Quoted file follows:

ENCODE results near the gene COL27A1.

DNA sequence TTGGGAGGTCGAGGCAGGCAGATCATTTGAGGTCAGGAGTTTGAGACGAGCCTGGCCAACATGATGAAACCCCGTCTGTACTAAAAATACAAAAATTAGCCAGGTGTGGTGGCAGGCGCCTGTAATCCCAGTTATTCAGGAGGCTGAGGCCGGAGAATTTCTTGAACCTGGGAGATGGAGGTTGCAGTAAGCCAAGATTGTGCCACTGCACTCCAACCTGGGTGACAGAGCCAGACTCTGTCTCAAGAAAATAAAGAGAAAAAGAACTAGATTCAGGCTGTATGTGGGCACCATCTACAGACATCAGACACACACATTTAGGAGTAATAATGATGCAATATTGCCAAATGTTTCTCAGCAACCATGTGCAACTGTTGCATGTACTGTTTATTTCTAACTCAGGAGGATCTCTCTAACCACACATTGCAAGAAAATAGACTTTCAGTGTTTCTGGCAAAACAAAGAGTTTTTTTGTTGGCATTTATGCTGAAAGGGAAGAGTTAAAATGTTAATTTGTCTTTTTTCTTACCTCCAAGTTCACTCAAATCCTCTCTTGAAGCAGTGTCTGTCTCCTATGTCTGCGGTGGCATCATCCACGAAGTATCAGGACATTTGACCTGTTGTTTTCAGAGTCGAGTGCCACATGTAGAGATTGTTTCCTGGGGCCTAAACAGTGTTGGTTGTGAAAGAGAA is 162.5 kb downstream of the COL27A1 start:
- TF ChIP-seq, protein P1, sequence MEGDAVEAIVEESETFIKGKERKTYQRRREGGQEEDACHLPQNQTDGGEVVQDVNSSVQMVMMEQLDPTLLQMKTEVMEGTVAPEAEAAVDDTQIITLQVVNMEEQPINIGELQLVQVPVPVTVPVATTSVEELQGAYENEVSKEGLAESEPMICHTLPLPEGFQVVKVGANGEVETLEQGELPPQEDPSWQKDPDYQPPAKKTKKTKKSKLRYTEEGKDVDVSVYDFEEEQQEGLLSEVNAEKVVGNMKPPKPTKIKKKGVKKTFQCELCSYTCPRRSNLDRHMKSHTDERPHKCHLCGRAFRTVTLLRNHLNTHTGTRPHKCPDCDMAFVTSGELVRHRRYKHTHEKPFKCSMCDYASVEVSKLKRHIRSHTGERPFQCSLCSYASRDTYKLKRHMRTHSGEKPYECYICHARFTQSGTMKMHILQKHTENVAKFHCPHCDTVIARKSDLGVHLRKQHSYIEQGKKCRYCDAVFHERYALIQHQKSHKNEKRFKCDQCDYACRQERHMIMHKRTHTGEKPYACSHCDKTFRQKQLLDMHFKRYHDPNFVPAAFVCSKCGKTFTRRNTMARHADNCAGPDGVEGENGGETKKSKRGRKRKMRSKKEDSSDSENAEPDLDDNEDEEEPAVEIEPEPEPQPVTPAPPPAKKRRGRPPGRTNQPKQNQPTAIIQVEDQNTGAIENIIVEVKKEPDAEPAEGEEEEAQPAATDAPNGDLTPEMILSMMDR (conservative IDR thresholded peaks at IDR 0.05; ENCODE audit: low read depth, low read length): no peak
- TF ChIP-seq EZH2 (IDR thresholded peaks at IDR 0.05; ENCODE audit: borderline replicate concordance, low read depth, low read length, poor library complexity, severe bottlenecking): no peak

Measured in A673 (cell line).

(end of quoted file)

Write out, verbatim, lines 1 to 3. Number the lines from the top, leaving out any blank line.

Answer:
ENCODE results near the gene COL27A1.

DNA sequence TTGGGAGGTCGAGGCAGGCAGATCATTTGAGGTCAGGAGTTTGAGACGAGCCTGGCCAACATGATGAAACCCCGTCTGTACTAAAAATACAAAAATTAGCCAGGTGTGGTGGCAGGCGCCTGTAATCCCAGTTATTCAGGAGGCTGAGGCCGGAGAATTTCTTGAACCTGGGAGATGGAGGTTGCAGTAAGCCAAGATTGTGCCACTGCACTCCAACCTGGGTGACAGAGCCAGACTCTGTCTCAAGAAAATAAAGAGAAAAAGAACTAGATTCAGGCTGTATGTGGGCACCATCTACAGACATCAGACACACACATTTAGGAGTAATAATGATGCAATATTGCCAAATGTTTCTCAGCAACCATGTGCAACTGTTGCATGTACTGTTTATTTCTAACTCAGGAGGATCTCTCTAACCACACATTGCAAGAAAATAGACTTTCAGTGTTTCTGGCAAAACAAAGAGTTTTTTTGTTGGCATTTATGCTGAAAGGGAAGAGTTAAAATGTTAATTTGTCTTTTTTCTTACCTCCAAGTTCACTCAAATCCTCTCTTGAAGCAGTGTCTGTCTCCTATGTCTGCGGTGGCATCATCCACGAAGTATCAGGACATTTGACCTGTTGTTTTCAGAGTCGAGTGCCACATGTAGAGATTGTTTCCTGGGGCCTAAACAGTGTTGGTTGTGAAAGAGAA is 162.5 kb downstream of the COL27A1 start:
- TF ChIP-seq, protein P1, sequence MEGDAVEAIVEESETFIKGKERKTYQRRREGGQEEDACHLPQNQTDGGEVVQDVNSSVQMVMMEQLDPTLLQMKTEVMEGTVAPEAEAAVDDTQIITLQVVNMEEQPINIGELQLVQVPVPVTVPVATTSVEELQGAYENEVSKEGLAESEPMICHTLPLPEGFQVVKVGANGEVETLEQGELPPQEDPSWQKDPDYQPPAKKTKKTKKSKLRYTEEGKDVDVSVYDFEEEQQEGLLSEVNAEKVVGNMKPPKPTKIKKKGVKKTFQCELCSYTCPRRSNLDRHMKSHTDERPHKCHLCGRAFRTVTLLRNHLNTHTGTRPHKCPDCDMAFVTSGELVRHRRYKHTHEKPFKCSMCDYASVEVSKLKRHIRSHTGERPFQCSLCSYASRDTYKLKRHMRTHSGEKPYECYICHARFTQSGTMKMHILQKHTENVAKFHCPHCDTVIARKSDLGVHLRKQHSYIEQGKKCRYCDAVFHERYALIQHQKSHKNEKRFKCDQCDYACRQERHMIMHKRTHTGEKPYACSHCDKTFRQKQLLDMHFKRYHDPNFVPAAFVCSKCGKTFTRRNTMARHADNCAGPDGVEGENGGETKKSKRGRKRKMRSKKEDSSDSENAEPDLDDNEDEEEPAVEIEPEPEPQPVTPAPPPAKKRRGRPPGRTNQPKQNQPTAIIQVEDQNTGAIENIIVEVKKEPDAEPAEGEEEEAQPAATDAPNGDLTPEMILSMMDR (conservative IDR thresholded peaks at IDR 0.05; ENCODE audit: low read depth, low read length): no peak